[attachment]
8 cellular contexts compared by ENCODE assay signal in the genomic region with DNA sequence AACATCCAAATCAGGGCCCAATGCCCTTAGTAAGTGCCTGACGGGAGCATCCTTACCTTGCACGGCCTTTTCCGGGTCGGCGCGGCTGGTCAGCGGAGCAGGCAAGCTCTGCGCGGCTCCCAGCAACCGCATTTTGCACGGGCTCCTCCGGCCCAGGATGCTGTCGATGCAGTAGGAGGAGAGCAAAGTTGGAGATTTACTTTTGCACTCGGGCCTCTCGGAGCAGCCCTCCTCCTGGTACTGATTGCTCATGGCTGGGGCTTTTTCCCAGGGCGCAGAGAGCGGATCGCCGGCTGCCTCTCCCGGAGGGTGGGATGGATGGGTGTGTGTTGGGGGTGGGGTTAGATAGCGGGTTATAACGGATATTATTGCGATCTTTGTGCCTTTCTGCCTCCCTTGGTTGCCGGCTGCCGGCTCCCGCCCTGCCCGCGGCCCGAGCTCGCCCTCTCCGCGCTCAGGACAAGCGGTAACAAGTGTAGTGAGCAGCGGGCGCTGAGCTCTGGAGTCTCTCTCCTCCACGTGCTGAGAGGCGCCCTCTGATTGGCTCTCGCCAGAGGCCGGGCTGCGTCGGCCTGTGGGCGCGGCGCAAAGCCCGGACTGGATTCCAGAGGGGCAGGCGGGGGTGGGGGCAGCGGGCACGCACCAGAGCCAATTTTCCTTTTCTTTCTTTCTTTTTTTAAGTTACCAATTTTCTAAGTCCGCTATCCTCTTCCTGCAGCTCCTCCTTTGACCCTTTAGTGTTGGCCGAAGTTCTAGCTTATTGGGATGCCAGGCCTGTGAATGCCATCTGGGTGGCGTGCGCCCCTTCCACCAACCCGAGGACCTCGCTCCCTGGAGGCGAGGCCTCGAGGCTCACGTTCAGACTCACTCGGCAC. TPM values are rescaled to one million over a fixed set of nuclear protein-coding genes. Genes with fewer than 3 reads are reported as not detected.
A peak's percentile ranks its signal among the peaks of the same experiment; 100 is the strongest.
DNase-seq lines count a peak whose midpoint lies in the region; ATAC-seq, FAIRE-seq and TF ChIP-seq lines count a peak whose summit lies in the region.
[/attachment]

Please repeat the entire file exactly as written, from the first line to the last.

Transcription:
8 cellular contexts compared by ENCODE assay signal in the genomic region with DNA sequence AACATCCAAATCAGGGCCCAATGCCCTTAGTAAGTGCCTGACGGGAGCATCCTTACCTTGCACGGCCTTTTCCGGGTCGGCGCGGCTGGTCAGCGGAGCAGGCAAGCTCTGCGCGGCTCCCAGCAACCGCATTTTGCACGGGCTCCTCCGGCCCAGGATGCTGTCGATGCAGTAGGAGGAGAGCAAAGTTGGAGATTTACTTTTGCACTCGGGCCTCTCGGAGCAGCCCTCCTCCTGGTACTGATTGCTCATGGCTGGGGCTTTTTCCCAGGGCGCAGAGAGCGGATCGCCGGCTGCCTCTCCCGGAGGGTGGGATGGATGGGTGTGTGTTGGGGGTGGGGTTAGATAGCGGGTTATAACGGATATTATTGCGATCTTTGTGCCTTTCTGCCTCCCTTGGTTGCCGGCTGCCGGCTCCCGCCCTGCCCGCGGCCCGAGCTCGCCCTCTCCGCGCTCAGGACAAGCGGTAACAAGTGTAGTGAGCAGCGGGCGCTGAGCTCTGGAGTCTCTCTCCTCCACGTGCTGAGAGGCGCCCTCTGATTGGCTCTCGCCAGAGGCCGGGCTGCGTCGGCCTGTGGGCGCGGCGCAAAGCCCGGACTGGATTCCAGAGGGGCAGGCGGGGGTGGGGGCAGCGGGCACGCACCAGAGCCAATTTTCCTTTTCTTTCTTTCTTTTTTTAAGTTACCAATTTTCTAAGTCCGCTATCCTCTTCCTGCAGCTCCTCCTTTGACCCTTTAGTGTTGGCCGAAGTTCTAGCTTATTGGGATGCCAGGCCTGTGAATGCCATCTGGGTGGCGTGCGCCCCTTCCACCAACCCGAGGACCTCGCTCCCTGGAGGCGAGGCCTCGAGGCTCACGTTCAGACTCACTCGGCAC. TPM values are rescaled to one million over a fixed set of nuclear protein-coding genes. Genes with fewer than 3 reads are reported as not detected.
A peak's percentile ranks its signal among the peaks of the same experiment; 100 is the strongest.
DNase-seq lines count a peak whose midpoint lies in the region; ATAC-seq, FAIRE-seq and TF ChIP-seq lines count a peak whose summit lies in the region.